I can’t even begin to tell you how many times I’ve heard no whether it’s personally or professionally. And I know I’m not the only one. In fact, I think so many of us can definitely relate. Most of the time, hearing no doesn’t cause me to think twice. But then there are the other times when no is the answer, and it’s the hardest thing to hear and/or see in an email, especially when that no is tied to something you want with every fiber of your being.
Recently, I experienced a no that ruined my day and caused me to feel totally off for a series of days. It wasn’t what I was expecting to hear at all, which always make everything worse, and it was tied to a huge dream I’ve had for years. As difficult as it was to swallow, it’s honestly for the best (something I can appreciate and understand after time has passed). Because yes isn’t always the answer you’re given, here’s how I’ve learned to handle hearing no when it’s the hardest word to hear:
1. Know when to defend your point of view. There is a point when you need to let something go, and then there’s a point to respectfully defend your views. If you feel like you want to explain your point of view further or if you see an area where you can compromise to meet the other person/group in the middle, say something. But realize what standing up for yourself will mean. If you find yourself thinking you’re uncomfortable making the possible compromise you’re about to suggest, don’t suggest it. However, if you’re willing to look at that compromise head on and make the change, go for it. Your no may turn into a yes, but you need to want that yes with bells on.
2. Dwell on it. I’m not joking. So often, friends, family, and people who mean so well encourage you to move on…immediately. I can’t. I’m not wired to simply move on. I think things through, and I talk about them. And that’s OK. That’s what helps me to move on with time. So, whether you’re like me or not, I encourage you to dwell on it. Think about what the experience has taught you, and what you can use from it moving forward. You’ve learned something without a doubt. By processing your experience, you may also realize there’s much more to the fact that you don’t like hearing no (or maybe there isn’t – maybe you just don’t like that you were told no. That’s OK if that’s the case!).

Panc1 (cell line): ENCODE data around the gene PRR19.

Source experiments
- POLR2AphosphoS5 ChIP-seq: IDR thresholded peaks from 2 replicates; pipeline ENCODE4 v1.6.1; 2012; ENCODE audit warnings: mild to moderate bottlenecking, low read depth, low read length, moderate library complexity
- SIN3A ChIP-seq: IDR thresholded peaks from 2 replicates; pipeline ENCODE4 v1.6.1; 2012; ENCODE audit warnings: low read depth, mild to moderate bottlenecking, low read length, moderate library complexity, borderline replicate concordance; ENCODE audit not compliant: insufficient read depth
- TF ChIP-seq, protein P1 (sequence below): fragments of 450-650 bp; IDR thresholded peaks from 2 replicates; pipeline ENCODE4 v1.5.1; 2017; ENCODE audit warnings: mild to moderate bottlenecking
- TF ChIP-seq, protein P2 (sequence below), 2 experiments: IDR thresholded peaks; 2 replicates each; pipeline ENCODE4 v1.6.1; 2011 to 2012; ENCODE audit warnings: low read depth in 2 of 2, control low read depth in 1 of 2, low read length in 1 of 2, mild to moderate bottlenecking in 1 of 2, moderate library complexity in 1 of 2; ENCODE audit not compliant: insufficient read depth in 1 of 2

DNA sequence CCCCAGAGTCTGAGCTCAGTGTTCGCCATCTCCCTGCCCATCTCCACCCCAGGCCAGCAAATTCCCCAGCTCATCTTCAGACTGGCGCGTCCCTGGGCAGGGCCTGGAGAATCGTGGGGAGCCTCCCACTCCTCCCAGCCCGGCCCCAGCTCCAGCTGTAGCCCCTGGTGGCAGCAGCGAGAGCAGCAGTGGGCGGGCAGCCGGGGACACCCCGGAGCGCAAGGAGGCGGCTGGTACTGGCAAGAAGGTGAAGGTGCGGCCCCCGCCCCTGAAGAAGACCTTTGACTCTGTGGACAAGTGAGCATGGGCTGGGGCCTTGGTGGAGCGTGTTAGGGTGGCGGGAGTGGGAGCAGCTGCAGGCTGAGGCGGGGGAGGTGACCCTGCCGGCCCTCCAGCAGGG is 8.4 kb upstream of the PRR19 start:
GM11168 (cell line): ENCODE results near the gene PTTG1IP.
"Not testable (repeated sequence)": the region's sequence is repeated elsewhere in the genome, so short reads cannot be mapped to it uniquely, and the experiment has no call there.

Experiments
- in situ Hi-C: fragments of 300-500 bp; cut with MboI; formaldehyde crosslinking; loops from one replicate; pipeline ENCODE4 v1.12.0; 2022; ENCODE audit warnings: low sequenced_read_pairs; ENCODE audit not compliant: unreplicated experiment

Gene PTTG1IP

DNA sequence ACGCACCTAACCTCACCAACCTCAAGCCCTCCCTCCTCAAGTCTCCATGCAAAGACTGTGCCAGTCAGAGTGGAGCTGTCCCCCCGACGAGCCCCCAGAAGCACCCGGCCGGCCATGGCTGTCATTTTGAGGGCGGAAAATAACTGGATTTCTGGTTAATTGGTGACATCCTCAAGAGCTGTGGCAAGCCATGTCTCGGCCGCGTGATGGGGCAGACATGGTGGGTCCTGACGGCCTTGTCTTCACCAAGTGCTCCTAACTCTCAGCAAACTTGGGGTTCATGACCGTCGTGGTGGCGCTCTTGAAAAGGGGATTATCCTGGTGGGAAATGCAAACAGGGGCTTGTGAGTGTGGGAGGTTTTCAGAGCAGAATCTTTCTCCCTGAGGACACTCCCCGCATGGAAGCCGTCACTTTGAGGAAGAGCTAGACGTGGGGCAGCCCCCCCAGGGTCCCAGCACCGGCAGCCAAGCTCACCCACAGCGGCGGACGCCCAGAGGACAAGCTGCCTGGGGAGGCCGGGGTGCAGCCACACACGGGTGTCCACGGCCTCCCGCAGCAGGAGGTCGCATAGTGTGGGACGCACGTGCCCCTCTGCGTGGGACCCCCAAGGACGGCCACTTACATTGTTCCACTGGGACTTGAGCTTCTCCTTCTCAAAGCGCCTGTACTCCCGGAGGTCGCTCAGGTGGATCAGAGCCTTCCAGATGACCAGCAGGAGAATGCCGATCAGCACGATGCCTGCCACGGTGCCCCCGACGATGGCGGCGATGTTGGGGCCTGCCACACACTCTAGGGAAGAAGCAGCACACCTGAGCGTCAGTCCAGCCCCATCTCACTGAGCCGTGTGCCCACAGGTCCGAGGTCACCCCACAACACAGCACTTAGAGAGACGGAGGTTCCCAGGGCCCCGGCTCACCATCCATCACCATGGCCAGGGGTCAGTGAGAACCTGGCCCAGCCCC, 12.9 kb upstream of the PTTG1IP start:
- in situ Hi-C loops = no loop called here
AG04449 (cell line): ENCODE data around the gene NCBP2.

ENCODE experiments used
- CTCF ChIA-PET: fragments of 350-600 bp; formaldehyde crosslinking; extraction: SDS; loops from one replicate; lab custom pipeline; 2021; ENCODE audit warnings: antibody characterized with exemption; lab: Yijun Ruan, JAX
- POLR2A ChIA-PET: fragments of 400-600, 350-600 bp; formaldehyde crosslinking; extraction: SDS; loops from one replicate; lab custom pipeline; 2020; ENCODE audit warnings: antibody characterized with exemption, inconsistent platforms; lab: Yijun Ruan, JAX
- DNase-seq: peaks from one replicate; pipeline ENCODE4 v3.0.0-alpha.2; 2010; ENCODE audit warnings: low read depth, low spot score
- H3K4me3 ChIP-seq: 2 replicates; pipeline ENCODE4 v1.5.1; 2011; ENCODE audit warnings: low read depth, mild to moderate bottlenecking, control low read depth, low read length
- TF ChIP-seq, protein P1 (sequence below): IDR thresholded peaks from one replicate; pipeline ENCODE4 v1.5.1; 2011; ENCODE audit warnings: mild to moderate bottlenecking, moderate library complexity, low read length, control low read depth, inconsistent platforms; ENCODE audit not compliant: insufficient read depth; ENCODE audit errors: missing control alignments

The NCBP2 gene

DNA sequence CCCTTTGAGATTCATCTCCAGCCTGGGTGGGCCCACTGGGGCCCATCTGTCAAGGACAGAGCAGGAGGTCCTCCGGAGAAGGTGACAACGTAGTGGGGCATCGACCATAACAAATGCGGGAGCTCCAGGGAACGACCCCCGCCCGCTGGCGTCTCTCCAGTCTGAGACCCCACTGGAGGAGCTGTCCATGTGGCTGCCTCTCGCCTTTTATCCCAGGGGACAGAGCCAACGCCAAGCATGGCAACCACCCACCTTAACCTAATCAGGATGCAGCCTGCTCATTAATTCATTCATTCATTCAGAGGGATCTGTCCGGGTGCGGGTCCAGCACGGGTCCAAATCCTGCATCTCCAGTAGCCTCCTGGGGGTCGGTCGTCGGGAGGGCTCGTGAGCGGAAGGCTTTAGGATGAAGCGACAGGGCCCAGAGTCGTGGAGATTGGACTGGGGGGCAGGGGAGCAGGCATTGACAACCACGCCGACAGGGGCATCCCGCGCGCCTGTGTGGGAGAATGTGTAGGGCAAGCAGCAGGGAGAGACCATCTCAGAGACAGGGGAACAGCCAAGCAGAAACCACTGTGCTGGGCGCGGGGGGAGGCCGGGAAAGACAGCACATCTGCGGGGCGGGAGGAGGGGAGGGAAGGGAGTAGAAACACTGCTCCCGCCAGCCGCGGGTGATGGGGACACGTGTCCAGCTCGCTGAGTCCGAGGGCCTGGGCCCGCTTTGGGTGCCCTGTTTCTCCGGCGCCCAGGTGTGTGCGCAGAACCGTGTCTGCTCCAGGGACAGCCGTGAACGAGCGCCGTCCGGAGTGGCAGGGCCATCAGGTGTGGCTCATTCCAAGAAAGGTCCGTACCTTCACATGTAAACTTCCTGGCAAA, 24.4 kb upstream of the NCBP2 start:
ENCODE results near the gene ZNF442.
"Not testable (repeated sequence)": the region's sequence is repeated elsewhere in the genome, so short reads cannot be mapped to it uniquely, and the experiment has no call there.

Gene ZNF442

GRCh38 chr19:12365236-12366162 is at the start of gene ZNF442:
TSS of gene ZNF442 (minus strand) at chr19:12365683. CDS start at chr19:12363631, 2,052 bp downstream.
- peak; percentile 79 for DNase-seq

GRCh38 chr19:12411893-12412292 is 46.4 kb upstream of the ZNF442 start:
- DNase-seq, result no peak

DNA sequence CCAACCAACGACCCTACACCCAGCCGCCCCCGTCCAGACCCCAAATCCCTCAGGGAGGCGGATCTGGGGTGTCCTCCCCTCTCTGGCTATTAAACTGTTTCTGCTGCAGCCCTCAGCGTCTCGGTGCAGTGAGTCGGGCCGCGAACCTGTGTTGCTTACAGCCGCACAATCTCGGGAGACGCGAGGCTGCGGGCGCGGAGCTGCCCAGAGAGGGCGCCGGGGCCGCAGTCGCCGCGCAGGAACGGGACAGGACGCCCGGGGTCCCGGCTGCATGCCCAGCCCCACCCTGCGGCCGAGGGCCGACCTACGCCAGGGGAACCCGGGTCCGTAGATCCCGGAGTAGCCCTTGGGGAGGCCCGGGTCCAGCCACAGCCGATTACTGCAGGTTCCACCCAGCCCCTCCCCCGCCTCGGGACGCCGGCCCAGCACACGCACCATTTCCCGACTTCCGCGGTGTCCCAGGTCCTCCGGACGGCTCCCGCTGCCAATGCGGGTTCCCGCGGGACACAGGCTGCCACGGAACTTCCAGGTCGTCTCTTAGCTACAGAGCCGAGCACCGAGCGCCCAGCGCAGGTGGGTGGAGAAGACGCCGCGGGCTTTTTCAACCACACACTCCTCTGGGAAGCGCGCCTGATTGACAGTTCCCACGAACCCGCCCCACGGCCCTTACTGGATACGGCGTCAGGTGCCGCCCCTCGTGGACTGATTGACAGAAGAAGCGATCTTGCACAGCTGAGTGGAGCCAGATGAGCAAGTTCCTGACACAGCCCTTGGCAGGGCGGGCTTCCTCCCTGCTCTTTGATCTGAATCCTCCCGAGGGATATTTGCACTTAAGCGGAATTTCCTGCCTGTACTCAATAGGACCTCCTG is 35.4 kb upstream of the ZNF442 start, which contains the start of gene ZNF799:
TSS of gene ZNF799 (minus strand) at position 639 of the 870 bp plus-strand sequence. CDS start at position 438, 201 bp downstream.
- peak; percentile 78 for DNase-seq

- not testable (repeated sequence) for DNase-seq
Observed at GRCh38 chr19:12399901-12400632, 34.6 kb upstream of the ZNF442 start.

3. Feel all of the feelings. Particularly when a no is related to something you really, really wanted to experience, by all means feel all of the feelings. Sincerely. I was shocked, sad, and frustrated in the span of an hour…and then all of that again for a few days after that. It was terrible. But, I gave myself grace and left myself alone. I cannot stress this enough: give. yourself. grace. You will be OK again, just not right this second (…or today or even tomorrow).
4. It’s OK to fail. But you likely did not fail at all. How you view failure is entirely up to you. If you were told no but walked into a meeting confidently and honestly expressed your views, then you didn’t fail. You were honest with yourself and those who might be involved. In my opinion, that’s what you should do, and it’s also the bravest option possible. However, it doesn’t mean that hearing no is any less jarring, especially if it seemed as though everyone else agreed with you too. Can you present yourself in a different way in the future that might be a stronger option? That’s likely. But it also relates to point #2: you learned something to use down the line.
5. Switch gears. Spend time with friends, talk with family, read a book, run, catch up on your favorite shows, create a bouquet – do something that is completely unrelated to what you were pursuing. Your mind will be occupied with something much more positive, which will only help. Because it’s finally warmer outside, being able to run is invaluable to me. I’m able to work toward my running goals, which still makes me feel as though I’m accomplishing something. If you’re looking for a great book or two, I highly recommend this and this. Also, I’m addicted to “Southern Charm” on Bravo. Sorry, Charleston friends. ;)
6. Keep going. The phrase “everything happens for a reason” is one that I believe to be completely true. I also believe sometimes a door closing means you’re being indirectly protected from having an experience you would have hated in the long run. While the no means now isn’t the right moment, it doesn’t mean you will never do whatever it is you’re hoping for. Don’t give up. Keep going. Always.
How do you handle hearing no? Do you have any tips to share?
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Great advice Carly. I hope your cousin reads this